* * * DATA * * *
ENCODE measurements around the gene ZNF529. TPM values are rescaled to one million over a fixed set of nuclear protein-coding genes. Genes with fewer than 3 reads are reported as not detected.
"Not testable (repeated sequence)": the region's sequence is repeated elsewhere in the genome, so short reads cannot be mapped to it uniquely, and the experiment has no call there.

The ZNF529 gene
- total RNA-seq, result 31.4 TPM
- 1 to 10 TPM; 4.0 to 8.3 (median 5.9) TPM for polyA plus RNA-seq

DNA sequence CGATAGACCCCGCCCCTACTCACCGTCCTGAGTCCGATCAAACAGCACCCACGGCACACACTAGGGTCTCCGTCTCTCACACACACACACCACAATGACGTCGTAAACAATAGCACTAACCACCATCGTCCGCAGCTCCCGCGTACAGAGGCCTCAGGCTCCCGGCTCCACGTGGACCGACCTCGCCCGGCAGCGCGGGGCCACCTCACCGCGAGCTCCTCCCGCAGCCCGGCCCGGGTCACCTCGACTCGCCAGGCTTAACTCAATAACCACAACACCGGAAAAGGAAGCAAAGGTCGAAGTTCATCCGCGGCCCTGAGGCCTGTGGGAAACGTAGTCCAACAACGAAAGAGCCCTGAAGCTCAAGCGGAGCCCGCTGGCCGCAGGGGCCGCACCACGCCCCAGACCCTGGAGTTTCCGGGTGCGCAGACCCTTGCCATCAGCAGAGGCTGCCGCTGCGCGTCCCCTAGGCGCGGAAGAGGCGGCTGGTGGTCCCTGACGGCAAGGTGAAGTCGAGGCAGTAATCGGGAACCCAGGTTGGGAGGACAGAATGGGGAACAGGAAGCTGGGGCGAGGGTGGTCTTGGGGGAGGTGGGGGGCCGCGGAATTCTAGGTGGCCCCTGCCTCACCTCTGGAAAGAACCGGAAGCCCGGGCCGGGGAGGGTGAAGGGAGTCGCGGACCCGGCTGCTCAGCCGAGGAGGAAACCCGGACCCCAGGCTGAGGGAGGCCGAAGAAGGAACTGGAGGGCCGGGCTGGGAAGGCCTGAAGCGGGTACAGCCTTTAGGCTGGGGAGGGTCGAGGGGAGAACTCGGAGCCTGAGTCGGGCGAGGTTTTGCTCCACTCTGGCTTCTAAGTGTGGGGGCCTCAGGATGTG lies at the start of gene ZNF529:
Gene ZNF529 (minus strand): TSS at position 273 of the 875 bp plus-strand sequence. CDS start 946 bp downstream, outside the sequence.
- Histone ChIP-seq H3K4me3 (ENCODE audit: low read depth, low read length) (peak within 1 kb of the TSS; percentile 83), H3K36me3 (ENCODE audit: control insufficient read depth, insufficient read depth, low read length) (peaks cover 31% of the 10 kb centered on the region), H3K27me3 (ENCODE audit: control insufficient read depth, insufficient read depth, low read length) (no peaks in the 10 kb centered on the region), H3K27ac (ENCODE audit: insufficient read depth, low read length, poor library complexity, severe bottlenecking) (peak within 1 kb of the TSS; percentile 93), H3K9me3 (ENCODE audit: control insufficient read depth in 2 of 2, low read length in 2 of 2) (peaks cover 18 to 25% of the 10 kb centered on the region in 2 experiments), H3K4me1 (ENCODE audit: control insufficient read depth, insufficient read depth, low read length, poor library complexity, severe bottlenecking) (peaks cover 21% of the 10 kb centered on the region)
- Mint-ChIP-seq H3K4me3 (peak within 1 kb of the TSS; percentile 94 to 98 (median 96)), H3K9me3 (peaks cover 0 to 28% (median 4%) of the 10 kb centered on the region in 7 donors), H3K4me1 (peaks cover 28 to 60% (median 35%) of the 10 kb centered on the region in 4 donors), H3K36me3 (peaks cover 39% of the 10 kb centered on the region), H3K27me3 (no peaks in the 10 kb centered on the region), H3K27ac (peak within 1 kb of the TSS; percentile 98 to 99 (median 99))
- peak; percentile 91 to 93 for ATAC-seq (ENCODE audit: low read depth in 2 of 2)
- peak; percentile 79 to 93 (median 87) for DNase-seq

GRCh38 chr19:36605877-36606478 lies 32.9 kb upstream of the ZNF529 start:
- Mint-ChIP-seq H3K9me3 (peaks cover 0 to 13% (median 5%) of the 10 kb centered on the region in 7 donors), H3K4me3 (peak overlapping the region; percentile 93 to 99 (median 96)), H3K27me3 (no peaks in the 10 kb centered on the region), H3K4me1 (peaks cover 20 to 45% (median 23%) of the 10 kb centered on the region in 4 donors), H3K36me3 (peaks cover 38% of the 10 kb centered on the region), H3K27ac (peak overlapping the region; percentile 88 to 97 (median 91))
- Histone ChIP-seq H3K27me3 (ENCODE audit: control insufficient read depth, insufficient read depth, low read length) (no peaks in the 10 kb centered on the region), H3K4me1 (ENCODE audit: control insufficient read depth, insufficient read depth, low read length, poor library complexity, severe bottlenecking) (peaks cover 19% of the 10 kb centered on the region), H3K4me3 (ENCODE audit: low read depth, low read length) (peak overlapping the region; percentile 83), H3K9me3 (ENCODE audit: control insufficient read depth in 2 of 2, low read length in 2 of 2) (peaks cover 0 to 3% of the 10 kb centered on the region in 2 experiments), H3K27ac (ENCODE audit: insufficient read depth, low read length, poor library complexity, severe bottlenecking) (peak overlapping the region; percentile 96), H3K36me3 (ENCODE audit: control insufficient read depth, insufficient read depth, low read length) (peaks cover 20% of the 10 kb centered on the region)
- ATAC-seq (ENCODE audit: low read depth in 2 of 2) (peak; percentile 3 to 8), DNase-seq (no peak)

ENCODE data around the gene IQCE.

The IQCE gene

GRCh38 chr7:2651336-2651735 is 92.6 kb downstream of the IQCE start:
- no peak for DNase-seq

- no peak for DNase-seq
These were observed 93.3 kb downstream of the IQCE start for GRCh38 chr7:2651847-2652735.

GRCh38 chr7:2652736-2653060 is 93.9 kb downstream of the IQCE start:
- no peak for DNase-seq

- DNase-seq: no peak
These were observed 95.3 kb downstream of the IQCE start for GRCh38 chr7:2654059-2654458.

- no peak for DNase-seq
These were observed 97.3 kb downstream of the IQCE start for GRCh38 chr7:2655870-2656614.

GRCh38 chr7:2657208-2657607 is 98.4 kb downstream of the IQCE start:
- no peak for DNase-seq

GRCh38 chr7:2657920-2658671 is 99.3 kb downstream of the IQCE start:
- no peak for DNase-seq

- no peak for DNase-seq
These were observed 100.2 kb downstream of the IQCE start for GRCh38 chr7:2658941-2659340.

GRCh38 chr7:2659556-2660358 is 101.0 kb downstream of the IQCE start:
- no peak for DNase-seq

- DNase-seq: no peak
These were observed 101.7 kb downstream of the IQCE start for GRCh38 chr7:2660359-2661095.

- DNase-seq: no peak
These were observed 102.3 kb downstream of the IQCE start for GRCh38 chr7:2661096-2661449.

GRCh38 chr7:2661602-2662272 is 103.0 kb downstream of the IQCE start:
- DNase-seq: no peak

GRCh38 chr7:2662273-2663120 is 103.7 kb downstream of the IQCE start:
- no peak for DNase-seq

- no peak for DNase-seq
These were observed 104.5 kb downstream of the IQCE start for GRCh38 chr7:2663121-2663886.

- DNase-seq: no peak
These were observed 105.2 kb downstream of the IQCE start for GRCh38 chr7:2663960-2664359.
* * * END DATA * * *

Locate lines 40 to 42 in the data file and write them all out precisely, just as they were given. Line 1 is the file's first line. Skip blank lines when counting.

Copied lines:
GRCh38 chr7:2661602-2662272 is 103.0 kb downstream of the IQCE start:
- DNase-seq: no peak

GRCh38 chr7:2662273-2663120 is 103.7 kb downstream of the IQCE start: